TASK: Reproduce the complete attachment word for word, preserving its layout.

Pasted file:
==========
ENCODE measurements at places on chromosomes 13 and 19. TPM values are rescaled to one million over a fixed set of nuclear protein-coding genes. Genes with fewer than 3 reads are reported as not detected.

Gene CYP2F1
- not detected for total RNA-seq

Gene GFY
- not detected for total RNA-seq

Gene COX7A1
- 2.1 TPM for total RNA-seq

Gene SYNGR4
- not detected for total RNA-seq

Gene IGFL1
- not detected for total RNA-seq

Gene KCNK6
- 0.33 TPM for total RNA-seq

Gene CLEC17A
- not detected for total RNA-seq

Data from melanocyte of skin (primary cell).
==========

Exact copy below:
ENCODE measurements at places on chromosomes 13 and 19. TPM values are rescaled to one million over a fixed set of nuclear protein-coding genes. Genes with fewer than 3 reads are reported as not detected.

Gene CYP2F1
- not detected for total RNA-seq

Gene GFY
- not detected for total RNA-seq

Gene COX7A1
- 2.1 TPM for total RNA-seq

Gene SYNGR4
- not detected for total RNA-seq

Gene IGFL1
- not detected for total RNA-seq

Gene KCNK6
- 0.33 TPM for total RNA-seq

Gene CLEC17A
- not detected for total RNA-seq

Data from melanocyte of skin (primary cell).